Here’s another oversimplification, as if one weren’t enough. The drawing at A is the symbol for a diode, and a diode is at the root of all rectifiers.

I would have put heaps of pictures of various diodes just about here   X   but my camera has bust. So my next blog might be something to do with fixing (or not fixing) a Fujifilm S5000. Suffice it to say, they (diodes) can look as different as a glass stick insect and an octopus. But they all do the same thing.

At A, the diode is pictured as an arrow-shaped thing, and that’s a pretty sensible diagram for it. If we put a battery with the positive at +, and the negative at -, the diode will pass a current in the direction it looks like it might. The way the diode is pointing, in other words. The R resistor is there to limit that current flow because the diode acts almost as a short circuit, and to drop that across your battery would not do battery or diode any good at all.

The opposite polarity (putting the negative of the battery to the + and positive to -) has a completely different result. Nothing happens at all. The diode behaves like an open switch. The diode then, is the simplest form of semiconductor. A conductor passes current, an insulator doesn’t, and a semiconductor is a bit of both. It conducts in one direction and not in the other. How might that rectify, then?

Well, an a.c. current swops polarity. (this has also been discussed in other blogs). If this a.c. is put to the + and – points in diagram A, the positive part of the signal will push current through the diode, and the negative part will, effectively, see an open switch. This is called ‘reverse biasing’ the diode and it means that the resistor R  will only receive positive-going stuff from the a.c. input.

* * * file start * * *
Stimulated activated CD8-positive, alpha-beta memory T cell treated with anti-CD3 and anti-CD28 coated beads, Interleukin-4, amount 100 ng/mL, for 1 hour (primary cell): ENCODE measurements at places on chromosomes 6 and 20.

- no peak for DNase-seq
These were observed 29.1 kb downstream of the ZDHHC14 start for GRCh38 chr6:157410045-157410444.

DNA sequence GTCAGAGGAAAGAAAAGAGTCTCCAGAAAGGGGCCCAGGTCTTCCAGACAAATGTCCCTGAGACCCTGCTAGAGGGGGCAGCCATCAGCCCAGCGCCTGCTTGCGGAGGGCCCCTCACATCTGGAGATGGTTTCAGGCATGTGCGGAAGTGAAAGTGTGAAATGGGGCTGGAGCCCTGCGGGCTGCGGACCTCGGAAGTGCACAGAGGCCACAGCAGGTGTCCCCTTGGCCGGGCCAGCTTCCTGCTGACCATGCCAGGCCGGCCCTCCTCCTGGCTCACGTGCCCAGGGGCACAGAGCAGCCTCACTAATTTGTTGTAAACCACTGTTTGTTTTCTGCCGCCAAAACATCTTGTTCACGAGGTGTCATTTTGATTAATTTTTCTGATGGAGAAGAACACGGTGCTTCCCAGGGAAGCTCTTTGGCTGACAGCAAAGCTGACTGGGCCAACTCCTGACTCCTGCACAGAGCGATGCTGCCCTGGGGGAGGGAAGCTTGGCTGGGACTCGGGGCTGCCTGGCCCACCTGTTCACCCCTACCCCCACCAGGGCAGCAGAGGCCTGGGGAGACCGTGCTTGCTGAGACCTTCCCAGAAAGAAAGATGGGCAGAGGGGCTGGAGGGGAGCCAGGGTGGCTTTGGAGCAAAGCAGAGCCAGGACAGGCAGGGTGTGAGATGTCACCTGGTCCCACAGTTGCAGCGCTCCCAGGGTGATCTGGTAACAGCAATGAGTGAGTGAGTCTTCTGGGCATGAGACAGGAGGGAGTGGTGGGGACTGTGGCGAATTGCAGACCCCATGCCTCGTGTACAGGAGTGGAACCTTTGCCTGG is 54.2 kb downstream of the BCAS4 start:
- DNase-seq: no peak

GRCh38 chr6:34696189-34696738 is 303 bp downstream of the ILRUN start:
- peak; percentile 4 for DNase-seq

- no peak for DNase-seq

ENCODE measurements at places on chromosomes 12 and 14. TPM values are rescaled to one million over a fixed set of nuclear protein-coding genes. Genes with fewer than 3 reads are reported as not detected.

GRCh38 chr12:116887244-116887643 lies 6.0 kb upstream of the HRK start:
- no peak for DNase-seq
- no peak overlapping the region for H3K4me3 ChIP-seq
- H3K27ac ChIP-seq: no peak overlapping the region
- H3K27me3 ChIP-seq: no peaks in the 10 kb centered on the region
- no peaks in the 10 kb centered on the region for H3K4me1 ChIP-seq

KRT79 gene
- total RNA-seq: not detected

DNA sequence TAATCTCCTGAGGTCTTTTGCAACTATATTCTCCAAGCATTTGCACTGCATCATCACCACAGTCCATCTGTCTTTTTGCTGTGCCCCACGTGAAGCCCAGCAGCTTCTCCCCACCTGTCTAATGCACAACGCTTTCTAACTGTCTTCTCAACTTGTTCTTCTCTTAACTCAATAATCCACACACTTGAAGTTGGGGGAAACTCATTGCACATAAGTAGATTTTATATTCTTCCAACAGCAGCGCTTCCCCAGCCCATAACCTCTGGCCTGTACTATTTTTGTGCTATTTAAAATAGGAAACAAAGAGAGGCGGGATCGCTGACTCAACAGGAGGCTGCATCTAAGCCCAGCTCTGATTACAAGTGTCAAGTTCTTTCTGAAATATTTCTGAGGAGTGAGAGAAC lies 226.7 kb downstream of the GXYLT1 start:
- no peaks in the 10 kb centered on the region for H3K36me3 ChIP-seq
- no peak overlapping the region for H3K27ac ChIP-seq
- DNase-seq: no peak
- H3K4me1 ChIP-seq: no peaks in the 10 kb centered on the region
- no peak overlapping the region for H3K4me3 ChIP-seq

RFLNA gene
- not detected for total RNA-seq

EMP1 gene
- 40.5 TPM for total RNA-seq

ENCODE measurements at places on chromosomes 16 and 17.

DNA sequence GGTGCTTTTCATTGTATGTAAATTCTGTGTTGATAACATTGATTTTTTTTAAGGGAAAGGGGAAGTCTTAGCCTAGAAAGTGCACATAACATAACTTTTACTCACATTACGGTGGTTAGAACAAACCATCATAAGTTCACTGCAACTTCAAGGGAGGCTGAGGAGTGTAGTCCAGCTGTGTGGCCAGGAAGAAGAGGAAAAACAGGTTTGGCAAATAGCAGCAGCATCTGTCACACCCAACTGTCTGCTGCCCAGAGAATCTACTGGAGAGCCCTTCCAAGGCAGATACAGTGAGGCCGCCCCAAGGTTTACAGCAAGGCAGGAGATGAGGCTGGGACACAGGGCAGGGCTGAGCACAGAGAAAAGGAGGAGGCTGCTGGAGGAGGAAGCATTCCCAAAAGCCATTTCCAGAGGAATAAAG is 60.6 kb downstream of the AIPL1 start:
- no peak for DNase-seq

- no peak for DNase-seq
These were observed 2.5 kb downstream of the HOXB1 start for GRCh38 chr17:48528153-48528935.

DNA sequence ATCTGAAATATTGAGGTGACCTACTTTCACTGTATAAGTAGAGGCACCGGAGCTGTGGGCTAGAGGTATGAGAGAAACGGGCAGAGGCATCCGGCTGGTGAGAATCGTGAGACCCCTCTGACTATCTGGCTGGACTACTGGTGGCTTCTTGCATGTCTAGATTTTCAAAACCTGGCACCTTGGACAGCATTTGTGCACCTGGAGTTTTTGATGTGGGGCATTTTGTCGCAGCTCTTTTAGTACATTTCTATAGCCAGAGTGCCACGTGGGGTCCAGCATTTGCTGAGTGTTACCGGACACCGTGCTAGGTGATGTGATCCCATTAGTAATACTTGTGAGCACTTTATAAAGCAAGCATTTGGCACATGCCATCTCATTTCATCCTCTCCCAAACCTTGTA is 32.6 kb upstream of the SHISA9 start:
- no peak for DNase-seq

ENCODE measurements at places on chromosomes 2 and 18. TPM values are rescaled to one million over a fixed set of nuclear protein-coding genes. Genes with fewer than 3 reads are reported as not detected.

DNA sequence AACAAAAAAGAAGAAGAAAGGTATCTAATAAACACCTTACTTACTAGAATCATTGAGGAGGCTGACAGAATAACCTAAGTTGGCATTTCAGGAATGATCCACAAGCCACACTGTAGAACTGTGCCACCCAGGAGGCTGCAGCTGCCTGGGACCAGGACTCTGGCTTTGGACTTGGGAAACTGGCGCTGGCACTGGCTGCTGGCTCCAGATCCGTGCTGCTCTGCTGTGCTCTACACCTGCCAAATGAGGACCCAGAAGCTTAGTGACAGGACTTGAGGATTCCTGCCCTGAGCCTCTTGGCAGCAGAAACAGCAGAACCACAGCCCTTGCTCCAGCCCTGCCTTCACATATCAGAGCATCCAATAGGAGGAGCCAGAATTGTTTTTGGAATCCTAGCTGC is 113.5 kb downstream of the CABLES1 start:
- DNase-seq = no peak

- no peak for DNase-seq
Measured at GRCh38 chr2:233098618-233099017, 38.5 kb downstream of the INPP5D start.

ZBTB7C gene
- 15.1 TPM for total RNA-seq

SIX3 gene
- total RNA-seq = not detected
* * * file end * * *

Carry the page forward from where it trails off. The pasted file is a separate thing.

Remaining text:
Here (again) is my excuse for sine wave. The important bit, in this case, is also the simplest. Volts + and Volts -  and the horizontal line between, which is volts zero. The negative part of the sine (negative half cycle) won’t pass through the diode. So what actually appears at the resistor R (we’re still on the ‘A’ drawing here) looks like the bottom drawing.

This now approximates to d.c. The big difference between a.c. and d.c. is polarity. D.c. is polarised which means that it has a positive and a negative supply. A.c. alternates (a.c. stands for ‘alternating current’; no mystery there, then) between positive and negative, so, effectively, the polarity changes round at a certain frequency. BUT……. if the bottom half of the cycle is missing (because of the diode) it doesn’t change over, it stays positive-going. So it’s always positive. So it’s polarised, so it’s d.c. in other words.

Unfortunately, rectified a.c. is not pure d.c.

So more problems. I got a gas bill this morning. I know about problems. These specific problems, however, are with respect to a property called ‘SMOOTHING’. (I had thought of offering to donate my own internal gas to national grid of gas, if there is one; but I’ve so far had no reply. I did send them a sample in the envelope, just to help out.)

Rather than sending the reader into the realms of chewing his/her own legs off having been shocked out of his/her mind by the threat of more of this ridiculousness, I’ve decided to deal with the untrammelled issues of ‘Smoothing’ in a later blog.

So I can get a cup of TEA; and you can do something more fun. Maybe.


Well, clever git, you build one, then.

I can’t argue with anyone who might level the criticism that I’m less than charitable with my comments about new gear. But then, its my ball, so I get to take it home if you don’t let me win.

It’s not really about spite though. Much. The upsetting issue for me is rarely with the gear itself (even if I do call it everything from hyena dung to garbage bin balast). It’s mostly with the thinking that, by quoting a heap of meaningless numbers, dug out from the obscurity of their CAD program cave, manufacturers raise themselves above the mundanities of their unfortunate customers.  And supply themselves with loudhailers and parachutes (the better by which to talk down to us from etherial heights).